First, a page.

The government has announced that it is proposing to make changes to trade union law that will remove the current prohibition on businesses using temporary workers to cover staff taking part in industrial action. It has also announced that it plans to quadruple the maximum amount of damages that a court can award against a trade union for unlawful strike action from GBP 250,000 to GBP 1 million. These changes will need to be approved by Parliament.
The Employment Appeal Tribunal had upheld a decision of the employment tribunal that two companies within the same group had made unlawful inducements relating to collective bargaining under section 145B of the Trade Unions and Labour Relations (“Consolidation”) Act when it made direct offers of pay to its employees after it reached an impasse in negotiations with the recognised trade union. Although the tribunal’s decision pre-dated the Supreme Court’s decision in Kostal v. Dunkley, its findings were “presciently, so close in language to the test enunciated by the Supreme Court” that its conclusion was entirely consistent with the correct legal test as set out in Kostal.
The Minister for Work and Pensions and Minister for Women has confirmed that the government is not currently planning to introduce menopause as a protected characteristic under the Equality Act or to implement dual discrimination. Instead, the government will consult the Equality and Human Rights Commission, and Acas, to assess whether improvements can be made to increase understanding of the law in this area.
The practice of ‘fire and rehire’, where an employer dismisses a worker and then re-engages them on different (sometimes perceived as less favorable) terms, is a current hot topic in UK employment law. The government has, to date, declined to legislate on the issue, although it stressed that the practice should only be used as a last resort. On 29 March 2022, the government announced that it would introduce a new statutory code on the practice, which will also detail how employers should hold fair, transparent and meaningful consultations on proposed changes to terms of employment.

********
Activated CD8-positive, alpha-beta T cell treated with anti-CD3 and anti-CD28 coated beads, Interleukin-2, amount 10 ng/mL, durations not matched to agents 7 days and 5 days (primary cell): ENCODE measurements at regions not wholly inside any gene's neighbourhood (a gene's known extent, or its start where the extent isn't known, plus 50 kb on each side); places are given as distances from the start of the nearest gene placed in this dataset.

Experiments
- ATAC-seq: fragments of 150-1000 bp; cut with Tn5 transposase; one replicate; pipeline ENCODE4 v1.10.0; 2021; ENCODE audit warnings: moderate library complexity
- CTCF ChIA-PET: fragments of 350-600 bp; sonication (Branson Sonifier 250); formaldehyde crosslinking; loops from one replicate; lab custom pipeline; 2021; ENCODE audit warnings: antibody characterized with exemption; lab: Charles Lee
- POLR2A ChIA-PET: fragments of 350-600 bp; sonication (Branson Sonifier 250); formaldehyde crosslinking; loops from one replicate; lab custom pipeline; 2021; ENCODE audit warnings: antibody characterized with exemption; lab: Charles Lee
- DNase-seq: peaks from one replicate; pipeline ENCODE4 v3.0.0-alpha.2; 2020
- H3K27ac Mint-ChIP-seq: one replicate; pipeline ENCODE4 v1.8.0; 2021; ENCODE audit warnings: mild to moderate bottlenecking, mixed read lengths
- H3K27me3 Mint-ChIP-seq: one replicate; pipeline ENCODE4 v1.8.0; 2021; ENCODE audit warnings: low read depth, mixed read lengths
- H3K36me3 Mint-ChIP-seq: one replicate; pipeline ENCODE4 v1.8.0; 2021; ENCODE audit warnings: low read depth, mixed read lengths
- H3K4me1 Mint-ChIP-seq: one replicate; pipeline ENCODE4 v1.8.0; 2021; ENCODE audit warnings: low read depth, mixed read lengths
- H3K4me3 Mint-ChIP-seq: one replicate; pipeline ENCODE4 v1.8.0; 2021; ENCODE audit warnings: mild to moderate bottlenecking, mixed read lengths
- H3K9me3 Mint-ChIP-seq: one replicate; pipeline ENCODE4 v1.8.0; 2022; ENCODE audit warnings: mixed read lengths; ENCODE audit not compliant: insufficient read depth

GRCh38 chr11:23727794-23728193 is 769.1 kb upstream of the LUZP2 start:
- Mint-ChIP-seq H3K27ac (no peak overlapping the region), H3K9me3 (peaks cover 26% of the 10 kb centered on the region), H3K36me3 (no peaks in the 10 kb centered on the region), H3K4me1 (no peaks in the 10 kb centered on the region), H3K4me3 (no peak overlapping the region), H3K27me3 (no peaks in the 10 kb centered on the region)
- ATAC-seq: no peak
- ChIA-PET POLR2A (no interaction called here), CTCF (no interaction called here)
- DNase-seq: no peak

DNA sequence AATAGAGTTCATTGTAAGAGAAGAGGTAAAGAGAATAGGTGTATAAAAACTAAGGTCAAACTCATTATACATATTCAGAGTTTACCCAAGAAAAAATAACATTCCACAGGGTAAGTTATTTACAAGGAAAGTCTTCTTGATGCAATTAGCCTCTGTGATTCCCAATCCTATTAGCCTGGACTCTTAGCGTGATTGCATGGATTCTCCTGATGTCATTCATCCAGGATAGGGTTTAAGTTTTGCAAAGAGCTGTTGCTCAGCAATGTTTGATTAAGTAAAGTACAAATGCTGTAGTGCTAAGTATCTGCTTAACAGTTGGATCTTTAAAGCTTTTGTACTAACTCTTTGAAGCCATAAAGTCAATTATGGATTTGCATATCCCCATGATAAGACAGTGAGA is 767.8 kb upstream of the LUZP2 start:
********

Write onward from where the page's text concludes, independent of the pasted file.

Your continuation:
The Presidents of the Employment Tribunals (England & Wales and Scotland) have issued Presidential Guidance updating the Vento bands for damages for injury to feelings in discrimination claims.
The Court of Appeal has overturned the Employment Appeal Tribunal’s decision which had read down section 146 of the Trade Union and Labour Relations (Consolidation) Act 1992 (TULRCA) to give workers who participate in industrial action protection from action short of dismissal. The court confirmed that the protections in TULRCA, as drafted, do not extend to preventing employers from taking such action in response to striking employees. This means that a decision to potentially remove discretionary benefits from employees participating in industrial action would no longer give rise to a standalone claim under TULRCA.
In 2021, the government commissioned Dr. Tony Sewell to chair a new Commission on Race and Ethnic Disparities (CRED) to investigate race and ethnic disparities in the UK. CRED published its report into its findings in March 2021 which set out 24 recommendations to forward 4 overarching aims: (i) to build trust between different communities and the institutions that serve them, (ii) to promote greater fairness to improve opportunities and outcomes for individuals and communities, (iii) to create agency so individuals can take greater control of the decisions that impact their lives, and (iv) to achieve genuine inclusivity to ensure all groups feel a part of UK society.
In a briefing published in PLC Magazine, Jon Tuck and Richard Cook discuss the implications of a recent injunction granted by the High Court to prevent an employer from dismissing and rehiring employees so as to remove an element of contractual pay from their contracts.
In this article, we highlight some key decisions and legislation of which employers should be aware in 2022 such as the Employment Bill, increase in statutory pay rate in April 20202 and decisions on discrimination and holiday pay